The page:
- (tie) Delta Airlines & American Airlines: American was the first airline to charge for the 1st checked bag, and Delta has managed to resist that fee — but Delta’s other fees are just so darn expensive that we had to call this one a tie. Ultimately, it costs more to check two bags with Delta than it does with U.S. Airways, United, or American. American currently charges $15 for the first bag, $25 for the second, and from $3-6 for snacks. Delta charges nothing for the first checked bag, but if you’re thinking of checking two bags, get ready to pay $50 for the second bag, and $125 for the third bag. Ouch! Delta’s snacks are complimentary, but they charge from $1-10 more for certain special items.
Least Fee Crazy Airlines:
- Southwest Airlines: Southwest is the only major airline that isn’t charging a fee to check two bags, and the third checked bag will only cost you $25. There is also no fee to change your ticket. Instead, you’ll get a flight credit that is good for one year. They don’t charge a fee to book over the phone or in person, and they don’t charge a fee for an unaccompanied minor.
- AirTran: AirTran has fees but they’re lower than a lot of its competitors. For example, the 2nd checked bag is $10 and the third is $50. The ticket change fee is $75, and unaccompanied minors will only cost you $39, as opposed to $100 on Delta, United, etc. You will pay $6 for an advanced seat assignment and $20 to sit in an exit row.
- JetBlue: JetBlue keeps threatening to go over to the dark side with new charges for things that used to be free (headsets $1, blankets and pillows $7) but they still have some of the more reasonable fees in the industry. There is no charge for the first checked back, and the second bag will cost you $20. Changing your ticket will cost you $100, and expect to pay from $10-20 more for their mini-business class “extra legroom” seats. Snacks and non-alcoholic beverages are plentiful and free, however. Love those blue potato chips.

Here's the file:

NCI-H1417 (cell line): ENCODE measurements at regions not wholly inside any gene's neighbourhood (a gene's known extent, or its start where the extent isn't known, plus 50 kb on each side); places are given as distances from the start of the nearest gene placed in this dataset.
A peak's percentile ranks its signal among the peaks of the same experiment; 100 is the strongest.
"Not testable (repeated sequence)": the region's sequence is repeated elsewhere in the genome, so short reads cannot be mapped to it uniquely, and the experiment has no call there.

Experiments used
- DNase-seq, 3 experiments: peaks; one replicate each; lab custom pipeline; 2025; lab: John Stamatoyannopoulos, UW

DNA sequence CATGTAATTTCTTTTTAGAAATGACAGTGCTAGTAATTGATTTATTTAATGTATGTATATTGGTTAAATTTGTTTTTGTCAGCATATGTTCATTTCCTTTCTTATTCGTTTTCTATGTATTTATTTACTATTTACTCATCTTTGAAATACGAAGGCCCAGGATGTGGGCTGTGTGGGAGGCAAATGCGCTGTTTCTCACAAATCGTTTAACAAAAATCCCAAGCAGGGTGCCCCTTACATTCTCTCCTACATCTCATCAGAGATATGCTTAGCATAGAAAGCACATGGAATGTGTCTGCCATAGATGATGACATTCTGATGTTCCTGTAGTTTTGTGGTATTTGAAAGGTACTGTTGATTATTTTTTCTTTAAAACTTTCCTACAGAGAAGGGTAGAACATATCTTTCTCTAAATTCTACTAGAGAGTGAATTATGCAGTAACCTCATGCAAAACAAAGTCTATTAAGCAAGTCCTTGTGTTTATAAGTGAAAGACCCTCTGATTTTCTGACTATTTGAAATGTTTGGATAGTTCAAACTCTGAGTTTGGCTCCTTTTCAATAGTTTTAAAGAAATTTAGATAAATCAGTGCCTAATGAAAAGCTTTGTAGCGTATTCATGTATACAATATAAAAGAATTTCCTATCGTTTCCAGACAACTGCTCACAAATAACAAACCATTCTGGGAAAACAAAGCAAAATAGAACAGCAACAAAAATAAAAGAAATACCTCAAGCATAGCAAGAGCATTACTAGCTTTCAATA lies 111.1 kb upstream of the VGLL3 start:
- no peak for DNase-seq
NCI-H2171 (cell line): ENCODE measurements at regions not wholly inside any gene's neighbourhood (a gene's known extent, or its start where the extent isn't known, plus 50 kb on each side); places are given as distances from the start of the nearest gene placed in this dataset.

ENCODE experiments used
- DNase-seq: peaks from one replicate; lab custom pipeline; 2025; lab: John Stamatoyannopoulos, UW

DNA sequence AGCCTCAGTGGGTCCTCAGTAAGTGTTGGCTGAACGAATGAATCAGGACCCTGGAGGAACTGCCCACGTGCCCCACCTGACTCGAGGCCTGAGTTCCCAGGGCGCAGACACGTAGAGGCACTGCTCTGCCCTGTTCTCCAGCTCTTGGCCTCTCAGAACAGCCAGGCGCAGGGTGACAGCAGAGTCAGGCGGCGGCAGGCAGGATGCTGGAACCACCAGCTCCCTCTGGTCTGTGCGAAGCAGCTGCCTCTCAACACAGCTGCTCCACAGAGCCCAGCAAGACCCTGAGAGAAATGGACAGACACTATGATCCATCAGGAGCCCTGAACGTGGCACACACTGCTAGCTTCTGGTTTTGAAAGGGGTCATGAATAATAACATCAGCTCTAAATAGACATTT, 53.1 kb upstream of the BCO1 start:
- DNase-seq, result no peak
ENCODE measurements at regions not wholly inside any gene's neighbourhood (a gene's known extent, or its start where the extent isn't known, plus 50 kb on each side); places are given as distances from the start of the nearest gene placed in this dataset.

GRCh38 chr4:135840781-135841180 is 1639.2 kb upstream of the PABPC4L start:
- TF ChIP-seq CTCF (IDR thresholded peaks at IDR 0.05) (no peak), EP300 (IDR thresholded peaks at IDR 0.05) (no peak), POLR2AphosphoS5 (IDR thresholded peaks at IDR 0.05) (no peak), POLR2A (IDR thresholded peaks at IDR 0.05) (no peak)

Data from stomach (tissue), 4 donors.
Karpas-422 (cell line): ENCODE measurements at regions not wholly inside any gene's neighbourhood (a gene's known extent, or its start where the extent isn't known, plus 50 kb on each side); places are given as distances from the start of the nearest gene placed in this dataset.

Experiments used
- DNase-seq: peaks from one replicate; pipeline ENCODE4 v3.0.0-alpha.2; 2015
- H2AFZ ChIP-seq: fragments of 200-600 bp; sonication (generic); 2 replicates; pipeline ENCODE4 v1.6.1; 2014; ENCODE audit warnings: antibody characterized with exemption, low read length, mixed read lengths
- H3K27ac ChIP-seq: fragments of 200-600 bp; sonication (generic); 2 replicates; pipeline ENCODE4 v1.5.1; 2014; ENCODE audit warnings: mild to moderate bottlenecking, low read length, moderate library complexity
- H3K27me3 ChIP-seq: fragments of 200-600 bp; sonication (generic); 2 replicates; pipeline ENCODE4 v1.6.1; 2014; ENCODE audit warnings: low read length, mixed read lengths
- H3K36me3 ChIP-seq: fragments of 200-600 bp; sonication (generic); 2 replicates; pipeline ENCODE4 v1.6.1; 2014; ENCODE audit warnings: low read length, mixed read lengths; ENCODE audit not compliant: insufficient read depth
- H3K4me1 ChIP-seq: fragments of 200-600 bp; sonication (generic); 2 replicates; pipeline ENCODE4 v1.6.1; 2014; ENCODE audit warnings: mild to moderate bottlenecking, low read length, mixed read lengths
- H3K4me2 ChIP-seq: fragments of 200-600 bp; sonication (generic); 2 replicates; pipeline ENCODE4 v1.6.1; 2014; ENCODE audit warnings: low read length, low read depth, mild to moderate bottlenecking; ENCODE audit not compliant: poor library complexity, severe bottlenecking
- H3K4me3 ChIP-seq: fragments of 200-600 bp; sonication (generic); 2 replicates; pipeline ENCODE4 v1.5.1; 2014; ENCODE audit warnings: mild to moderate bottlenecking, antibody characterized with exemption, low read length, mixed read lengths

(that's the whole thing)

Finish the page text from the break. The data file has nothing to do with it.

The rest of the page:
[source: Think Simple Now ]
Can you recall the last time you had to deal with a negative or difficult person? Or the last time someone said something with the intention of hurting you? How did you handle it? What was the result? What can you do in the future to get through these situations with peace and grace?
No matter where we go, we will face people who are negative, people who oppose our ideas, people who piss us off or people who simply do not like us. There are 6.4 billion people out there and conflict is a fact of life. This fact isn’t the cause of conflict but it is the trigger to our emotions and our emotions are what drive us back to our most basic survival instinct; react and attack back to defend ourselves.
In these instinctual moments, we may lose track of our higher selves and become the human animal with an urge to protect ourselves when attacked. This too is natural. However, we are the only animal blessed with intelligence and having the ability to control our responses. So how can we do that?
I regularly get asked “How do you deal with the negative comments about your articles? They are brutal. I don’t think I could handle them.” My answer is simple, “I don’t let it bother me to begin with.” It wasn’t always this simple, and took me some time before overcoming this natural urgency to protect myself and attack back.
I know it’s not easy, if it was easy, there wouldn’t be difficult or negative people to begin with.
Why Bother Controlling Our Responses?
* Hurting Ourselves – One of my favorite sayings is “Holding a grudge against someone is like drinking poison and expecting the other person to die.” The only person we hurt is ourselves. When we react to negativity, we are disturbing our inner space and mentally creating pain within ourselves.
* It’s Not About You, It’s About Them – I’ve learned that when people initiate negativity, it is a reflection of their inner state expressed externally and you just happen to be in front of that expression. It’s not personal, so why do we take it personally? In short: Because our ego likes problems and conflict. People are often so bored and unhappy with their own lives that they want to take others down with them. There have been many times when a random person has left a purposefully hurtful comment on TSN, and regularly checked back to see if anyone else responded to their comment, waiting eagerly to respond with more negativity.
* Battle of the Ego – When we respond impulsively, it is a natural and honest response. However, is it the smart thing to do? What can be resolved by doing so? The answer: Nothing. It does however feed our ego’s need for conflict. Have you noticed that when we fight back, it feels really satisfying in our heads? But it doesn’t feel very good in our soul? Our stomach becomes tight, and we start having violent thoughts? When we do respond irrationally, it turns the conversation from a one-sided negative expression into a battle of two egos. It becomes an unnecessary and unproductive battle for Who is Right?